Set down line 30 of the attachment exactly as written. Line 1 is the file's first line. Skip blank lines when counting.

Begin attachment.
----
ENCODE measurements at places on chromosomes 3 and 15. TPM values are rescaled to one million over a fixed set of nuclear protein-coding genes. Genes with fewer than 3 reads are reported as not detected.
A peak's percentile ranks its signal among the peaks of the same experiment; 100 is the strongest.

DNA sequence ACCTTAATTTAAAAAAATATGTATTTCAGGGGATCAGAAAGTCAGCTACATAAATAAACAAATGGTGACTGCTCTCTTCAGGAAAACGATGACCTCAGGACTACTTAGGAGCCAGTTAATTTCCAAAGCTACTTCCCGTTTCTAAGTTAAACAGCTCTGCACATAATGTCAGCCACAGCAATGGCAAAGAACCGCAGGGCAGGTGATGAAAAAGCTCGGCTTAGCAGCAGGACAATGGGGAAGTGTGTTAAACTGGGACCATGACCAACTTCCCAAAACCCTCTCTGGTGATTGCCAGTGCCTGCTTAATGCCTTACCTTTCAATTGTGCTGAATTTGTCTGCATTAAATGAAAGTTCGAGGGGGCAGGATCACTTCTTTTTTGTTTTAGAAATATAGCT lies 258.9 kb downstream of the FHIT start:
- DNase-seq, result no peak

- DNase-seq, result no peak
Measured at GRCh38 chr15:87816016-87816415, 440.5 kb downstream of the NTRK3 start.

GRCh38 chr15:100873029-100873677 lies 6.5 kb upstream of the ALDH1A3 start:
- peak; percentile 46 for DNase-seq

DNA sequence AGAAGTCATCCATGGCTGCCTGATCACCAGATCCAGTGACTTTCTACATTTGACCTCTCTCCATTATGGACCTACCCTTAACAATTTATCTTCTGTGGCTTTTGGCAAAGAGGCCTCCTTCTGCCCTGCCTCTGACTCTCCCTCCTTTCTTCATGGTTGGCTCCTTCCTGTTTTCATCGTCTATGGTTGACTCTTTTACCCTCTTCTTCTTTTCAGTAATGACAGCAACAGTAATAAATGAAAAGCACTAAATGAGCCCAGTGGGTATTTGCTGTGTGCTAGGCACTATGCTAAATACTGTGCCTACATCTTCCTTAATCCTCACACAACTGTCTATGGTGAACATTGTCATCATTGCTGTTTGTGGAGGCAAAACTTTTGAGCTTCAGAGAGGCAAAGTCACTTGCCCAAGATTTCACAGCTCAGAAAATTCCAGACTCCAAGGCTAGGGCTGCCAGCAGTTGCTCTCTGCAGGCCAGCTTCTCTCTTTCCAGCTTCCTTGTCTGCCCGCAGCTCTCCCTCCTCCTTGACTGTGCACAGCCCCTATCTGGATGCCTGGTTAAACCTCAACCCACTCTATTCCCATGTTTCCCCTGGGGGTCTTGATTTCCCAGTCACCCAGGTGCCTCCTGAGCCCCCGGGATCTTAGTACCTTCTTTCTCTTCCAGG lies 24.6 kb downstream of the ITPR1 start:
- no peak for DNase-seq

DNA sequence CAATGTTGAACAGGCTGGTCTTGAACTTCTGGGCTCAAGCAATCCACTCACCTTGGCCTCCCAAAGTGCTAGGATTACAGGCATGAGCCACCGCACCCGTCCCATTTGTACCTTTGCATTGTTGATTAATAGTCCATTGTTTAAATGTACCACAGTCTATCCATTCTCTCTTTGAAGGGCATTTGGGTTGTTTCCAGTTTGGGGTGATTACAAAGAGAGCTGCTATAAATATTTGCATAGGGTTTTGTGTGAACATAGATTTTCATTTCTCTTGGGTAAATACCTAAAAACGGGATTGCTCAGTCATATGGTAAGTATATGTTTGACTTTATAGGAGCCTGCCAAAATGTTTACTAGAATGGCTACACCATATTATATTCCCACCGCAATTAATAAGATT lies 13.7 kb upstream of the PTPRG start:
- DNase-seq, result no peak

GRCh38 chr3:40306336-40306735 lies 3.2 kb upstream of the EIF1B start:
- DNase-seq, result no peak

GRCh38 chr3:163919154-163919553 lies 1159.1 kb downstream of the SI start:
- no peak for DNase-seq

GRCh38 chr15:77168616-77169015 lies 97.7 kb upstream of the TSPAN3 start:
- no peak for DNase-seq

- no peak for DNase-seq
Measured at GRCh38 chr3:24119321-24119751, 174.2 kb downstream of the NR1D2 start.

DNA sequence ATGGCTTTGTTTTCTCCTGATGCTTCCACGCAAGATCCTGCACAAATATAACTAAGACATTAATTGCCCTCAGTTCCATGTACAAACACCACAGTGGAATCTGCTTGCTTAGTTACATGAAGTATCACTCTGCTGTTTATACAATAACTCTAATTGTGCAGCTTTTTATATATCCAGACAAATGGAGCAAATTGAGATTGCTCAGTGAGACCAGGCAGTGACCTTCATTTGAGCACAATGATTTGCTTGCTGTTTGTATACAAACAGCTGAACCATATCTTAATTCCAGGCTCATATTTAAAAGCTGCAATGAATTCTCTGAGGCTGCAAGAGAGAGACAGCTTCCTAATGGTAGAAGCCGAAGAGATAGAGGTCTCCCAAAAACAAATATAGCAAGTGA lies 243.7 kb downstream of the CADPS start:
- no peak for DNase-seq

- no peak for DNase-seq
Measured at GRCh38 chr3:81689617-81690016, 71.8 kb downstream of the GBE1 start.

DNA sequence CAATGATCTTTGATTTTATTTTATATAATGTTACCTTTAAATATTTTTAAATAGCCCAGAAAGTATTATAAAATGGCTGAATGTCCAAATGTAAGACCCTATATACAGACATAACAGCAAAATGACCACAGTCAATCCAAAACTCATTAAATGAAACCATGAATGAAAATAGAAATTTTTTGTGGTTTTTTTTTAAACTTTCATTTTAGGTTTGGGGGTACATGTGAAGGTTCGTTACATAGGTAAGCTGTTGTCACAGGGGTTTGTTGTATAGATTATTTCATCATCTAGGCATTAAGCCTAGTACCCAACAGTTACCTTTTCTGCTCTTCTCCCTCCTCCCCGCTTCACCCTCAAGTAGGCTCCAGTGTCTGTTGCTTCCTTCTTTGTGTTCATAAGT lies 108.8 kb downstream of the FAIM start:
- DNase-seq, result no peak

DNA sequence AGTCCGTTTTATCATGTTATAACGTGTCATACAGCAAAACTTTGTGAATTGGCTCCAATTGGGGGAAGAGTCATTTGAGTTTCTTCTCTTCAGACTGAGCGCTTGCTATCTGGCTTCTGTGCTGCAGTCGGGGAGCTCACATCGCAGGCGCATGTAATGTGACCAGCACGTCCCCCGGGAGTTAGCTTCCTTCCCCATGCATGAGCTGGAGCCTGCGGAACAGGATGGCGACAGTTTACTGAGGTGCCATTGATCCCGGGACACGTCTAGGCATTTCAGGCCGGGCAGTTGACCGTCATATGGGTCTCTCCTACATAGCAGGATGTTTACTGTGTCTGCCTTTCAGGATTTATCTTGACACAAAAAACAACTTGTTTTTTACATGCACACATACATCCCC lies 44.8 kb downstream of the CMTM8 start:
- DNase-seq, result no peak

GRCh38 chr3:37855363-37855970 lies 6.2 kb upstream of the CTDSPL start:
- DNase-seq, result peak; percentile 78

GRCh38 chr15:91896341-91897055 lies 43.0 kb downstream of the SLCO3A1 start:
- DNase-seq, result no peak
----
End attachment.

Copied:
- DNase-seq, result peak; percentile 78